John covered the early reports of a hostage situation in the capital of Bangladesh last night which was quickly identified as yet another ISIS attack on a crowded civilian target. (There remain questions as to whether or not al Qaeda was tangentially involved because the two terror groups have been engaged in some internecine battles in the region, but ISIS quickly took credit for this one.) As of this morning, government forces have moved in and ended the standoff, but it’s yet another scene of bloody carnage.

The gunmen were shouting “Allahu Akbar” as they launched an attack on the Holey Artisan Bakery in the Gulshan district of Dhaka. The area is popular with foreign diplomats and most of the victims were not natives. It’s also located very close to the US embassy. (Washington Post)

Bangladeshi forces stormed an upscale Dhaka restaurant to end a hostage-taking by heavily armed militants early Saturday, killing six of the attackers and rescuing 13 captives including foreigners. The military said 20 hostages were killed during the 10-hour standoff, and a survivor’s father said the attackers spared people who could recite verses from the Quran.

The attack marks an escalation in militant violence that has hit the traditionally moderate Muslim-majority nation with increasing frequency in recent months. Previous attacks involved machete-wielding men singling out individual activists, foreigners and religious minorities.

About 35 people were taken hostage Friday night when gunmen stormed the popular Holey Artisan Bakery in Dhaka’s Gulshan area, a diplomatic zone, during the Ramadan holy month. Two police officers were killed at the start of the attack.

As with most developing stories, particularly ones from the other side of the world, the early reports contained some errors. CNN was reporting this morning that one of the attackers survived the assault by military troops and law enforcement, and may be available for questioning after medical treatment. It’s also worth noting that there were at least seven attackers and local news sources report that they were well stocked with military hardware. Many of the killings of the victims were described in the press has having been done with “sharp weapons” (beheadings with machetes), but in addition to guns they had a stockpile of grenades and detonated many of them inside the cafe.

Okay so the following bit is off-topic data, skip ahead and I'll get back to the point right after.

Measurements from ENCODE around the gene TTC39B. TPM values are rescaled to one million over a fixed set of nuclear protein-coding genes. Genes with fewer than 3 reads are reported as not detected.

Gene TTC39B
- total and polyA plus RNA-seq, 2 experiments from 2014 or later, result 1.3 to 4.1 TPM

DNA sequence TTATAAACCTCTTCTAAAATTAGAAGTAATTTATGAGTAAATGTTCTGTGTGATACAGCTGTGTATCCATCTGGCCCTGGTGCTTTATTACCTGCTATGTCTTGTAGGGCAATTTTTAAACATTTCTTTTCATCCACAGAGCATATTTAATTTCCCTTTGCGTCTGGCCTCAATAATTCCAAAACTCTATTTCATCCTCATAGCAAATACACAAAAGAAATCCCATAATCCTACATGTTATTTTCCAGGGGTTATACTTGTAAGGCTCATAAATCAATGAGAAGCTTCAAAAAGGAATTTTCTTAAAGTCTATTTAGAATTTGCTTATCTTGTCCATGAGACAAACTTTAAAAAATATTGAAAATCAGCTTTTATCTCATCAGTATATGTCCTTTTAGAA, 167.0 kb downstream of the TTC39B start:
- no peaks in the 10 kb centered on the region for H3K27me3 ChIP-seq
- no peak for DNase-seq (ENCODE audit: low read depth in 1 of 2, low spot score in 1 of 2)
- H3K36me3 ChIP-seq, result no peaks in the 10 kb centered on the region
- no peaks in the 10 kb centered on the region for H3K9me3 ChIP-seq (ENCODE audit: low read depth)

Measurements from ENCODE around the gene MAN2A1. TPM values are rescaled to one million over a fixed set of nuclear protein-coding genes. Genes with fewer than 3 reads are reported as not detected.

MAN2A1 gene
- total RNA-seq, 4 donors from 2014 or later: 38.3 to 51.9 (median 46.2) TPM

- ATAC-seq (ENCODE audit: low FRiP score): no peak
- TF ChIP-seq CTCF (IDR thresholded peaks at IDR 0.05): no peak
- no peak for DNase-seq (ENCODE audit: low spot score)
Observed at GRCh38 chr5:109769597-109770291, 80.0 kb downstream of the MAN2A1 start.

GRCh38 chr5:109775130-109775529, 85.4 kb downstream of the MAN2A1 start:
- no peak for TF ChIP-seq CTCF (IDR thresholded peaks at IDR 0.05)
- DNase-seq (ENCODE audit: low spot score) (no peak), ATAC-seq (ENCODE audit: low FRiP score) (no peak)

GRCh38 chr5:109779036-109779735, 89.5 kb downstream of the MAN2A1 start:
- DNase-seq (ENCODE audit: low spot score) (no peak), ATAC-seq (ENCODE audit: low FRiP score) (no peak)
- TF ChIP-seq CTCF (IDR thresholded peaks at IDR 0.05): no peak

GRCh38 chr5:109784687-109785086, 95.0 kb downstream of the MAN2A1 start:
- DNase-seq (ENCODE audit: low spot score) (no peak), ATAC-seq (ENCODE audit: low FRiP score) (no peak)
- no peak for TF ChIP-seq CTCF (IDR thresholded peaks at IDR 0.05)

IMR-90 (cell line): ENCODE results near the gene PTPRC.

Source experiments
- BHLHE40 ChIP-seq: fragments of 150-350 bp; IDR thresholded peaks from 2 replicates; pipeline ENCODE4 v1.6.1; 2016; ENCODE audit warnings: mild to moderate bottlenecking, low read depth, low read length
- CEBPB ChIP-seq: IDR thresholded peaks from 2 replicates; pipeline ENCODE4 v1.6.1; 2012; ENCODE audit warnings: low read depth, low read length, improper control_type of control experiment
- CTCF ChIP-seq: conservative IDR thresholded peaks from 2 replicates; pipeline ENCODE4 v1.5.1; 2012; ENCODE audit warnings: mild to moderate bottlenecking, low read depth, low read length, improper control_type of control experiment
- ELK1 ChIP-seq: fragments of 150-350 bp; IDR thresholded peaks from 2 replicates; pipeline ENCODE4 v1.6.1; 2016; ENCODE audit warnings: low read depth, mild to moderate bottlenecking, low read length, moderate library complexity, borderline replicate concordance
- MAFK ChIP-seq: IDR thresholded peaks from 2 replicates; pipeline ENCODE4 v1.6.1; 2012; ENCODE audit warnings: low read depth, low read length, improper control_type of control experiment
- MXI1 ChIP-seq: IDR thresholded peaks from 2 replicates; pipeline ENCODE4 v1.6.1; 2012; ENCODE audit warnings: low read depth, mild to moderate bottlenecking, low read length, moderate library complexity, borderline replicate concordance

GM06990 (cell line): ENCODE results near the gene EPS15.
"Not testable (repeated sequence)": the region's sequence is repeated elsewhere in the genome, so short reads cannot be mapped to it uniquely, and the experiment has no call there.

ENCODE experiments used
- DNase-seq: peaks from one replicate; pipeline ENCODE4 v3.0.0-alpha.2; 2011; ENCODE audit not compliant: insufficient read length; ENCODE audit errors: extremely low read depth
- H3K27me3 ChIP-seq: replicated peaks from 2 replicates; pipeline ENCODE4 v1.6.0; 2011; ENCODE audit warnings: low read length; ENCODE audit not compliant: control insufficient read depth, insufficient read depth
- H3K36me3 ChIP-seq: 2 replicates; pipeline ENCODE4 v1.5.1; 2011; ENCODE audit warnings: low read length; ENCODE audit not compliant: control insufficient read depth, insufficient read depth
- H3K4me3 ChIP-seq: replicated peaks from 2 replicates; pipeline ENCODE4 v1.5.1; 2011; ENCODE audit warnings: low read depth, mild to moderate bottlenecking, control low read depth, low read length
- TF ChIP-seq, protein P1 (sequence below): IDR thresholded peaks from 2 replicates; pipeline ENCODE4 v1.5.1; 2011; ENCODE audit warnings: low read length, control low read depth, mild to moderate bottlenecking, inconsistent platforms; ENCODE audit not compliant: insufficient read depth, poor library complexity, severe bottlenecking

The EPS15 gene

While it doesn’t garner as many headlines as other troubled areas of the Muslim world, Bangladesh has been teetering on the brink of chaos for a while now. This attack took place on the same day that a Hindu priest was hacked to death by three men on bicycles while he was gathering flowers. The terrorists have been killing bloggers and activists who dare to speak out against Islamic terrorism or criticize them in any fashion. CNN is also reporting that there have been at least 35 “hacking deaths” in the past 14 months.

I would also note that this isn’t some small, remote location with little connection to the modern world. Bangladesh is the world’s eighth most populous country and the third most populous Muslim majority nation. Why do we need to highlight this? Because Islamic terrorism is not limited to one or two unstable, broken regions of the planet. While too many western leaders (including here in the United States) are loathe to point this out, we’re not dealing with a handful of disaffected radicals. This infection is spread across most of the Muslim world and the sooner we come to grips with that fact the better.

UPDATE: (Jazz) The news becomes even more dire and hits home. One of the dead is an American student from Emory University.

Emory University says in an email to employees that one of the Dhaka restaurant attack victims was Abinta Kabir, a student at the school’s campus in Oxford, Georgia. She was visiting family and friends in Bangladesh when she was taken hostage and killed.

University president James Wagner said that Abinta’s mother, with whom he had had contact, was in “unspeakable pain” upon receiving news of the death of her daughter.

Our prayers are with the family and friends of Ms. Kabir.

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